Former WSP lead engineer for Hong Kong’s first ever modular integrated construction (MiC) project Thomas Tong – now a General Manager of Innovation and Technology at the Hong Kong Construction Industry Council – considers the challenges and opportunities of leading the way.
Innovation can seem a mysterious, conceptual thing. To me it simply means asking ourselves the question – “Is there a better way to solve the problem?”
Here in Hong Kong (HK), we have been putting our minds to the problem of how to help meet the urgent need for affordable homes.
We think offsite construction can help – and we’re pioneering it in Hong Kong
As lead engineer on Hong Kong’s first-ever modular construction project, we’re using our industry-leading global expertise to help make modular integrated construction (MiC) techniques a viable solution to the region’s housing shortage – not only for this pilot project, but for government roll-out region-wide.
MiC involves the offsite manufacture of modules in a factory-controlled setting – complete with internal finishes, fixtures and fittings – to be assembled at the project site. It allows for significant savings in construction time and costs while improving construction safety and quality.
Here’s what we’re working on …
The InnoCell Residential Institution is located on a 2,825 sq.m site at the Hong Kong Science and Technology Park (HKSTP).
It’s part of the government’s drive to promote offsite construction for higher productivity, increased standardisation, safety and efficiency. The project will feature a 17-story residential complex providing approximately 500 bedrooms and amenities such as a gym and multi-function rooms with a total gross floor area (GFA) of about 15,300 sq.m, and is scheduled for completion in December 2020.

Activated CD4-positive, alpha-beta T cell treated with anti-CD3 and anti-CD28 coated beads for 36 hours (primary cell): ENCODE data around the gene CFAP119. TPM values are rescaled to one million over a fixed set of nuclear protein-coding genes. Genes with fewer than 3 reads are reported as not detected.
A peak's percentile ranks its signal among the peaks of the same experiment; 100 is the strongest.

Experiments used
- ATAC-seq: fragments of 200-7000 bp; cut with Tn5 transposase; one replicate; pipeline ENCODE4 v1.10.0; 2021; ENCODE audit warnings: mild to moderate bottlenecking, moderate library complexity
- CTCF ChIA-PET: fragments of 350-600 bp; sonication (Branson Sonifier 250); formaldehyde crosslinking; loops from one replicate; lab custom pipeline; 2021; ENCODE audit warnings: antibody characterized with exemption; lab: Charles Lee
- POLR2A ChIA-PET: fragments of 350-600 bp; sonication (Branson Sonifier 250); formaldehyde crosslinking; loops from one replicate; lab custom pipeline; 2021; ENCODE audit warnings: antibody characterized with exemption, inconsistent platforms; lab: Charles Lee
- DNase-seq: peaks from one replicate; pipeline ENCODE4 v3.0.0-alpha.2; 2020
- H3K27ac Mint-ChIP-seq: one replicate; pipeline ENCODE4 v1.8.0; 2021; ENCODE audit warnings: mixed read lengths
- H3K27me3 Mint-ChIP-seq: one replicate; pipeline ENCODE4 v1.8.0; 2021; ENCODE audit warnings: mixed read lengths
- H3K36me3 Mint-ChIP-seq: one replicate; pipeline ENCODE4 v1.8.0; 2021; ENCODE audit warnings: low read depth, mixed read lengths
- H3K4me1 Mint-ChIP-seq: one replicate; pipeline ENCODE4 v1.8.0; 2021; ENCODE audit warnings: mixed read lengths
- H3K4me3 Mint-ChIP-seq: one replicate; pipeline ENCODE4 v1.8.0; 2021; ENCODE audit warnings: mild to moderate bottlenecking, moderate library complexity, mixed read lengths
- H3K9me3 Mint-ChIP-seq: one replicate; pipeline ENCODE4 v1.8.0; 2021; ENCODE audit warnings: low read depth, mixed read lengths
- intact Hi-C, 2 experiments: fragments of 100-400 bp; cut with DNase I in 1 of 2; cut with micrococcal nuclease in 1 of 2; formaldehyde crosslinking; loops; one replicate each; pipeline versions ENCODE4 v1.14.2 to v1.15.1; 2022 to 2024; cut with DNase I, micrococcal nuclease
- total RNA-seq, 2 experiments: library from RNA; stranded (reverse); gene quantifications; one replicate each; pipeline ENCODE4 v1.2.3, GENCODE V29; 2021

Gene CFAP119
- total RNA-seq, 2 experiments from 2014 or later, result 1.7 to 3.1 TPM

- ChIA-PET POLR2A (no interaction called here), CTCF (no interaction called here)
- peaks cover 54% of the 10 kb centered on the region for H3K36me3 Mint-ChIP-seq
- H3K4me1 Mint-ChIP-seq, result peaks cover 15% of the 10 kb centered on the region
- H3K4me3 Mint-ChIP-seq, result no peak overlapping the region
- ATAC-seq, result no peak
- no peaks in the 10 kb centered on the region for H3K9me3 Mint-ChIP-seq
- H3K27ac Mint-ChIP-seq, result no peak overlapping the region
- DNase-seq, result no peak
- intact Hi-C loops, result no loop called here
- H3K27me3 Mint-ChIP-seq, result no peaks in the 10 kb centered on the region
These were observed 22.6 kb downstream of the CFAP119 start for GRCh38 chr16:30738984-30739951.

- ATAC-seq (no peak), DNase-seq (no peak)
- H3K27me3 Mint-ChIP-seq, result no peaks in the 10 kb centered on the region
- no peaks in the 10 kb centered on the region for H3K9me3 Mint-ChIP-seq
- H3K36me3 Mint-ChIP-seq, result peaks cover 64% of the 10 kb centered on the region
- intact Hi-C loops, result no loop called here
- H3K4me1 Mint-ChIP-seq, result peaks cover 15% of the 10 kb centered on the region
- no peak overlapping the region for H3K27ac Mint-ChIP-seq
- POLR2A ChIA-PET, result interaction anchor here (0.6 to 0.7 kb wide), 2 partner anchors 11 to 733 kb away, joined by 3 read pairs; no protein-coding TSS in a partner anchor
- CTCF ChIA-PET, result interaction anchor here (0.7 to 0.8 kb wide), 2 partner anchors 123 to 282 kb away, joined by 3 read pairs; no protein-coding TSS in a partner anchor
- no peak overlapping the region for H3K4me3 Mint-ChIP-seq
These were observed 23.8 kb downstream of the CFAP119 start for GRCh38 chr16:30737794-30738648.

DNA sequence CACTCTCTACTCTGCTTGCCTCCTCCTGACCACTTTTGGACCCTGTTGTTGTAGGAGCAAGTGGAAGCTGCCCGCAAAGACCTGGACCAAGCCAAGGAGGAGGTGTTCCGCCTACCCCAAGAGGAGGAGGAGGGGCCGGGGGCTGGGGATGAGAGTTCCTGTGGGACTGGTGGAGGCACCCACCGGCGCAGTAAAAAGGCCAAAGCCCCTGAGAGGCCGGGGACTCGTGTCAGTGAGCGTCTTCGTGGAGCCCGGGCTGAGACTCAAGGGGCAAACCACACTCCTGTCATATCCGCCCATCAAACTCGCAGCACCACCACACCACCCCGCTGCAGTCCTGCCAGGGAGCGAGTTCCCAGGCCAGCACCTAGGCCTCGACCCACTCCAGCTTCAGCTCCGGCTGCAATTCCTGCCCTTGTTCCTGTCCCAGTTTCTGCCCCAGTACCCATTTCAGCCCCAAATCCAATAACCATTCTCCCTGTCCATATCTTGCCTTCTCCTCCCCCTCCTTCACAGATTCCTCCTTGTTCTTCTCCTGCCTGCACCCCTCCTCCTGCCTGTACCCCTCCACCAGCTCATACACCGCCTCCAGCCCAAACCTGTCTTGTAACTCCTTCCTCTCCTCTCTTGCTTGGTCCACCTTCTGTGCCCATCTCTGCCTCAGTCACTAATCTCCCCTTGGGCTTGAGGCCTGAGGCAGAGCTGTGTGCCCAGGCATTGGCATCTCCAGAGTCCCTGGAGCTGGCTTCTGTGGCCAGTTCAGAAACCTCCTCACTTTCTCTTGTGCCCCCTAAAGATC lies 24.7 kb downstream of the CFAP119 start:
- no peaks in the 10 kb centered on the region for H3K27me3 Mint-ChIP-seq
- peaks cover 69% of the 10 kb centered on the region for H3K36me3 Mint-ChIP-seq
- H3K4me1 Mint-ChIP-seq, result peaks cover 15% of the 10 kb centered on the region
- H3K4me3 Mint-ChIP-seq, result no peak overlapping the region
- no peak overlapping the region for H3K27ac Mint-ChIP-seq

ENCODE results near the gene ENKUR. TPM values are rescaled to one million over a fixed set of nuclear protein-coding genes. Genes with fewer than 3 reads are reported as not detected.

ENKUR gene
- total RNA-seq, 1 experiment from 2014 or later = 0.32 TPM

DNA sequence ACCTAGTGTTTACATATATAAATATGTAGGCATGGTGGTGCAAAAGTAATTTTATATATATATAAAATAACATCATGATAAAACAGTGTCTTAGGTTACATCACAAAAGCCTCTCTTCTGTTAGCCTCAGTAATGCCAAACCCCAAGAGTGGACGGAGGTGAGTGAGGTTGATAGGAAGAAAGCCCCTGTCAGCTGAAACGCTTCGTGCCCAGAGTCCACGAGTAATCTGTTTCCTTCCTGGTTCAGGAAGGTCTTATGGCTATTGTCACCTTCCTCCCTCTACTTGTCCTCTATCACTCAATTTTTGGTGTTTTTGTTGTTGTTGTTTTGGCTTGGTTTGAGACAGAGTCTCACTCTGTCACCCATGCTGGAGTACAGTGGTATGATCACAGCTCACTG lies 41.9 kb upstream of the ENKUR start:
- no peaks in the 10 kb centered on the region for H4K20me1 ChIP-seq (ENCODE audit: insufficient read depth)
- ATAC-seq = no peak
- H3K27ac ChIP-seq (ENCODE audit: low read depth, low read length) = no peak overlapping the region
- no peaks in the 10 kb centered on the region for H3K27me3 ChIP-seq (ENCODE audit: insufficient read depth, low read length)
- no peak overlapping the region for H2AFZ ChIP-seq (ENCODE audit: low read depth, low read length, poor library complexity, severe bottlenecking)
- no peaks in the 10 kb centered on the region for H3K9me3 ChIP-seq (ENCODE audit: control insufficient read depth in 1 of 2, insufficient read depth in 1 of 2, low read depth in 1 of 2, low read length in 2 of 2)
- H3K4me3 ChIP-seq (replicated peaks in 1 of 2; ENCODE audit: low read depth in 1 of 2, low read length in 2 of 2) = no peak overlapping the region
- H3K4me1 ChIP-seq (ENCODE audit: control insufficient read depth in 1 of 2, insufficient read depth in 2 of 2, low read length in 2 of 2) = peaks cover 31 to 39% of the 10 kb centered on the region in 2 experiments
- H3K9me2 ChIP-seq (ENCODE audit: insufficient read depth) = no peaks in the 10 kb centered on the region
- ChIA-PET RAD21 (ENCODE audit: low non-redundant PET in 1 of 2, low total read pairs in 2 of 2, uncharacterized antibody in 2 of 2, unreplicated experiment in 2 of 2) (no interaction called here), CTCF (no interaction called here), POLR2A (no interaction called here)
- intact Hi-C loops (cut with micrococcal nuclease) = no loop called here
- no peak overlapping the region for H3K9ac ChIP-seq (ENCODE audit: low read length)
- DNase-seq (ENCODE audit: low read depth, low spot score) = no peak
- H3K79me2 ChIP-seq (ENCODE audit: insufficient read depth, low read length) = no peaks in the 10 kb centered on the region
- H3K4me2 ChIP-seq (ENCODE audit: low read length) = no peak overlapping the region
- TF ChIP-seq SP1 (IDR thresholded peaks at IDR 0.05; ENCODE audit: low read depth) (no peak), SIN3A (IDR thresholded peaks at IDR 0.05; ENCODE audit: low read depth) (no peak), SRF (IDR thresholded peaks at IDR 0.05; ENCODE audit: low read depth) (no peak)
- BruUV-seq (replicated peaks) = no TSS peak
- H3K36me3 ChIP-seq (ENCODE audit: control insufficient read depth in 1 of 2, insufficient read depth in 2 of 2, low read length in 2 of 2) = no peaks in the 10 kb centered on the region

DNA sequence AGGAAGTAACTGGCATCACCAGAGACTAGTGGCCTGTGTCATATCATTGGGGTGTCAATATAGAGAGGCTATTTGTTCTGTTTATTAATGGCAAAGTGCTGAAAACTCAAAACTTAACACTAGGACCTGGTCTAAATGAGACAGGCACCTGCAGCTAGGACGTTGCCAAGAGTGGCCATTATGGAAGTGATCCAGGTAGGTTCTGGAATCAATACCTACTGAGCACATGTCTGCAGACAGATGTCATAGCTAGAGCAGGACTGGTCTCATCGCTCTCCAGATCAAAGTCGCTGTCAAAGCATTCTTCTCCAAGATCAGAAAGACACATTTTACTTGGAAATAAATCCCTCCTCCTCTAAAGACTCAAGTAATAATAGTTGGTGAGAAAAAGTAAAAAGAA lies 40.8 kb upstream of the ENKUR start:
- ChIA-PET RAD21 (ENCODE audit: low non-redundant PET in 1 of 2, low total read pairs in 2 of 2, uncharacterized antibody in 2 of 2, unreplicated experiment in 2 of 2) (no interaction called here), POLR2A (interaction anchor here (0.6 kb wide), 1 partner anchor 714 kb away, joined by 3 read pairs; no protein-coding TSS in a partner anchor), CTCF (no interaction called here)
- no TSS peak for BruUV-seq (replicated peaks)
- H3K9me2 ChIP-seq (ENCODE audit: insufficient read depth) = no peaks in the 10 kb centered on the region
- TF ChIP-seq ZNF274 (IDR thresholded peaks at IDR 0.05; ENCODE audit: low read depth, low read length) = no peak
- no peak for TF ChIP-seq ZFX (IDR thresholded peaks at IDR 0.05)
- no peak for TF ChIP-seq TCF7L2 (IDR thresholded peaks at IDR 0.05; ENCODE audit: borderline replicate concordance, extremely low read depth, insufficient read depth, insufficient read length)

Being first brings challenges … and opportunities
Of course, pioneering any new approach brings challenges – and opportunities to find a ‘better way.’
Because MiC construction technology is new to Hong Kong, there’s a lengthy government statutory approval process to resolve the technical challenges associated with this new construction approach and ensure it complies with current building regulations. This is unavoidable, especially as the intention is for the approach to be widely adopted and refined in forthcoming MiC projects.
More practical challenges include trucking in offsite elements to site, as the width restrictions on HK roads mean special vehicle permits are required. To solve the problem longer-term, we’re working with universities to develop an innovative module that can be contracted and enlarged for multi-storey modular building. So, we can make it small, transport it – and then expand it onsite with minimum site work.
Introducing offsite is a journey we’re committed to …
It’s been an exciting journey. We’ve been involved in several MiC pilot projects through the whole project cycle, including statutory approval, from feasibility study to full engineering design, procurement and supervision work.
We’re helping draft guidelines for offsite construction, to ensure the system can be implemented correctly. And, we’re involved in studies which look at using lighter, stronger and more environmentally friendly materials to improve the performance of this construction approach.
We’re also working with experienced MiC vendors in mainland China and Singapore to develop their system so it can adopt and fulfil Hong Kong building regulations, as well as optimising them for high-rise multi-storey structure application.
Because we believe our expertise can make a difference to people’s lives.
Our social responsibility has taken us far beyond structural engineering – we’re also supporting a government transitional housing scheme to bridge the gap for those living in urgent need of homes.
The InnoCell project is just the beginning … and we hope it will pave the way for the government to use offsite construction for buildings across the region and beyond, to help ease the great demand for affordable homes in the most cost effective – and soonest – way.